The Mummy Film Screening
A Brenaissance Celebration
DOORS: 7:00PM / SHOW: 7:30PM
Who does not love a comeback story!? After his current Oscar win for Best Actor in The Whale, Brendan Fraser is having a moment. We wanted to celebrate this 90s hunk by showing one of our favorite Fraser films, The Mummy! We think this below excerpt from Alex Muniz says it best:
“The late ‘90s saw Fraser rise to fame as Hollywood’s next heartthrob. From his shredded appearance in “George of the Jungle” to his boy-next-door charm in “Gods and Monsters,” there was no escaping the inexplicable allure of his tanned skin and piercing blue eyes. But where Fraser really excelled was in “The Mummy” series. Fraser plays a swash-buckling explorer named Rick, who traverses the sandy plains of Egypt, slaying ancient demons and stealing the hearts of all who lay eyes on him. The film premiered in 1999 and was a global success, earning a whopping $416.4 million in box-office sales. This cemented Fraser as a Hollywood mainstay, but it also marked the beginning of a series of events that would significantly damage his career.
“While filming “The Mummy” series, Fraser was responsible for performing all his stunts. The series spanned almost a decade, so the injuries piled up. By the time the third installment, “The Mummy: Tomb of the Dragon Emperor,” was released, he had undergone multiple surgeries; Fraser described his body as “put together with tape and ice.” Due to the amount of damage done to his body, Fraser took a much needed break from the spotlight and spent many years recovering in privacy. Unfortunately, this caused speculation that his career was over.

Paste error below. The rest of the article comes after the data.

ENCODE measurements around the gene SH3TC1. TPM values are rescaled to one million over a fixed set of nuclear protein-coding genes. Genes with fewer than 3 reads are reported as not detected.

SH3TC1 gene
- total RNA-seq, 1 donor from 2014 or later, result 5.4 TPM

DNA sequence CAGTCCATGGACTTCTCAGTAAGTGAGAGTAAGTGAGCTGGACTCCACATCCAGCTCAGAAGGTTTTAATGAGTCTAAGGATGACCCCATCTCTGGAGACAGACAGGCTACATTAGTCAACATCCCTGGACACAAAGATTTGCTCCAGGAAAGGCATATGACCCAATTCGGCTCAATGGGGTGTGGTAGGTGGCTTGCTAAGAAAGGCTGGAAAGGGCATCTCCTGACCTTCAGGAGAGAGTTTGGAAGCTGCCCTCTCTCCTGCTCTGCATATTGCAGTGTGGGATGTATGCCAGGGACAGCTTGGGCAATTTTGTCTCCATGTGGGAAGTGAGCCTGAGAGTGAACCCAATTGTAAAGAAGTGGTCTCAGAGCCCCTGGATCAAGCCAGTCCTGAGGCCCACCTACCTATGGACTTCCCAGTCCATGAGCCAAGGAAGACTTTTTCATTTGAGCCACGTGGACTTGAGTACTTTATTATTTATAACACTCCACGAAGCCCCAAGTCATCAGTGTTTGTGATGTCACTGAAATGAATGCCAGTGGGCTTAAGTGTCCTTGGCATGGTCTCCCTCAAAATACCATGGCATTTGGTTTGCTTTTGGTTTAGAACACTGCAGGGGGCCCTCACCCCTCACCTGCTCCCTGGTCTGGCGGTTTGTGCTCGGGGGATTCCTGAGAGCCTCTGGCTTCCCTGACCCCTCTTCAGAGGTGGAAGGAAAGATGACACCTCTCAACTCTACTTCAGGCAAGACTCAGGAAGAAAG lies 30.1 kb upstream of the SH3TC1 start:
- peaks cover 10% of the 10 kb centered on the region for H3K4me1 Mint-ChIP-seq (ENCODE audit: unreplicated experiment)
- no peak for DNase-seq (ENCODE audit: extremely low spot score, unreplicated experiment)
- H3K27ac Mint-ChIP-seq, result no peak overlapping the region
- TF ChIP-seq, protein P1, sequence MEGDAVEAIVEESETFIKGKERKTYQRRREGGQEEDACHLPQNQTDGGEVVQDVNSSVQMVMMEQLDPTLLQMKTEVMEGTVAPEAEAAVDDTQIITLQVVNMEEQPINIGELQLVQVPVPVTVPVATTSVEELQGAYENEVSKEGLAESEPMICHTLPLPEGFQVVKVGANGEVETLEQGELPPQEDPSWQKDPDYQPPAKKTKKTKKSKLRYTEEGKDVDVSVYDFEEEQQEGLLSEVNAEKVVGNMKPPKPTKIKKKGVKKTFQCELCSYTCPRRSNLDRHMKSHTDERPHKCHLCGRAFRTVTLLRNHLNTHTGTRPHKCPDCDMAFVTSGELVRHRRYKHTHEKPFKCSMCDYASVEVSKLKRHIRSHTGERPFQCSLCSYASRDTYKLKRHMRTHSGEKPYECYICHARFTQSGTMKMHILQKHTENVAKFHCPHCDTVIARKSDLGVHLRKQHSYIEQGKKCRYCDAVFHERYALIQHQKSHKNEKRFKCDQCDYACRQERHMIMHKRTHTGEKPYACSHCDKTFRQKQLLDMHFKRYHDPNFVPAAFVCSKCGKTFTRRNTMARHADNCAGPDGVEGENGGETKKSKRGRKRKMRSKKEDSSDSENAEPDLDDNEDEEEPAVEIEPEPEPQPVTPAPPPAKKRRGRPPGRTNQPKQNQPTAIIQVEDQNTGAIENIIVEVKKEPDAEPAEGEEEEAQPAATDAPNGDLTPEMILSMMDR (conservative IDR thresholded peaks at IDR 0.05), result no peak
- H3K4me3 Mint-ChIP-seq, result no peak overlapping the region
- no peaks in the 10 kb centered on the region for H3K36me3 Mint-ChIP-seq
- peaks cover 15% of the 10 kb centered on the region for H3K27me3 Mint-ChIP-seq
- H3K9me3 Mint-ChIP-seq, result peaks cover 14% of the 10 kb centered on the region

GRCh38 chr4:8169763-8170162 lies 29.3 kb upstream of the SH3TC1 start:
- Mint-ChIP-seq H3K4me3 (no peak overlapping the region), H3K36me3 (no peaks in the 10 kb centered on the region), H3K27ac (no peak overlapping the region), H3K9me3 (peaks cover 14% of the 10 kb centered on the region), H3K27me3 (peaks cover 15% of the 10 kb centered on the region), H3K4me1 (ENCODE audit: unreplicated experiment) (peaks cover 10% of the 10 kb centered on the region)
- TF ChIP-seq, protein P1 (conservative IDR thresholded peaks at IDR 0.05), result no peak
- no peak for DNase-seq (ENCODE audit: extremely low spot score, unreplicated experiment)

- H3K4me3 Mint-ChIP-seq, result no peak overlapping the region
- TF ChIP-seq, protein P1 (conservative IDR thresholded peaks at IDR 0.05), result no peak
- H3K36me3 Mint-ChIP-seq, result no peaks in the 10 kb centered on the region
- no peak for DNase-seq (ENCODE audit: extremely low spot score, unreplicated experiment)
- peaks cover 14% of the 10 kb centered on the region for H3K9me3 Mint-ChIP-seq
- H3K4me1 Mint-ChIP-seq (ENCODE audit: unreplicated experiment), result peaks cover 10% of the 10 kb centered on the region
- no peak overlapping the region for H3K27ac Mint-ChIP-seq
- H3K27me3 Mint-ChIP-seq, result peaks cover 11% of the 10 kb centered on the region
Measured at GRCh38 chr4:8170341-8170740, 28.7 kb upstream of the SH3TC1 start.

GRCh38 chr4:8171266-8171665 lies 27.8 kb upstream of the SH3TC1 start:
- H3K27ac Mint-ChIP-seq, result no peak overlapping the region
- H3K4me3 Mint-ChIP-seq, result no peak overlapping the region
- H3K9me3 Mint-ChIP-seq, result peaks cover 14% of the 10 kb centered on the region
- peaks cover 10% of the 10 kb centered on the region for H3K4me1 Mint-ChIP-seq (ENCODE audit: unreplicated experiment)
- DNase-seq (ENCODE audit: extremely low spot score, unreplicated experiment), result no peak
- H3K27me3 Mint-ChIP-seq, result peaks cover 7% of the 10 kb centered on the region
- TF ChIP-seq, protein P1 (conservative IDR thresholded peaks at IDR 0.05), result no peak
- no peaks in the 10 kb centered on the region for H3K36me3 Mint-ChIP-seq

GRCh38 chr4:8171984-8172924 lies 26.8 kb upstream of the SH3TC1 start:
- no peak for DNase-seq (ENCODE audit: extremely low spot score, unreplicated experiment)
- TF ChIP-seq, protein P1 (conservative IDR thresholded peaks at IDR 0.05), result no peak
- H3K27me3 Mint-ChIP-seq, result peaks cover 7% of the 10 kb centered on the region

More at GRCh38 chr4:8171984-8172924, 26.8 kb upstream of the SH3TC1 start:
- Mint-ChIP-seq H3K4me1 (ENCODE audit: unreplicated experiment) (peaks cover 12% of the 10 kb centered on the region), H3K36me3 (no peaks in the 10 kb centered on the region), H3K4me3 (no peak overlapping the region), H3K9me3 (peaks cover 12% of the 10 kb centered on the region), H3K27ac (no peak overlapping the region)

As the onslaught of rumors surrounding Fraser’s disappearance increased, his struggles, which accumulated from his performances and time in the spotlight, only worsened. In 2016, Fraser buried his mother. He later stated in his 2018 GQ interview “I think I was in mourning, and I didn’t know what that meant.” This was in response to a viral 2016 interview for AOL’s BUILD series, where he appeared sullen and morose. In that same GQ interview, Fraser claimed that the former President of the Hollywood Foreign Press association, Philip Berk, sexually assaulted him in 2003 at a lunch party at the Beverley Hills Hotel. Fraser described how this experience changed his perspective on the entertainment industry, causing him to feel helpless and sick. He told GQ “[I] became depressed. I was blaming myself and I was miserable — because I was saying, ‘This is nothing; this guy reached around and he copped a feel.’ [Work] withered on the vine for me. In my mind, at least something had been taken away from me.” After this event, Fraser claims he felt blacklisted by Hollywood, and was rarely invited to the Golden Globes. When the opportunity to star in the A24 feature film, “The Whale,” came knocking, he felt as though things were finally turning around.
As news spread about Fraser’s return to the silver screen, people all over social media celebrated. Fans expressed their excitement to see Fraser finally receive the praise he deserved, calling his return to film the “Brenaissance.” While on “Late Night with Seth Meyers,” Fraser discussed his deep appreciation for fans’ reactions to “The Whale.” “I just broke out crying. That solved all the problems. I feel like I’m still waiting for someone to walk in and tell me that the jig is up.”
From a decade’s worth of struggles to a triumphant return to Hollywood, Fraser’s story is a glimmer of hope in the challenging world of acting. Fraser is far from the only actor to struggle with the entertainment industry; Amanda Bynes has publicly condemned Hollywood for her treatment, and Lindsey Lohan only recently found the strength to make a small comeback in Netflix’s “Falling for Christmas.” Despite the many other examples of Hollywood failing its actors, the entertainment industry seems to be changing for the better. Hopefully, Fraser’s return is indicative of changing times, and more entertainers will come out of the woodwork to an industry that welcomes them with open arms.”
Charleston Music Hall
37 John Street
Charleston, South Carolina, 29403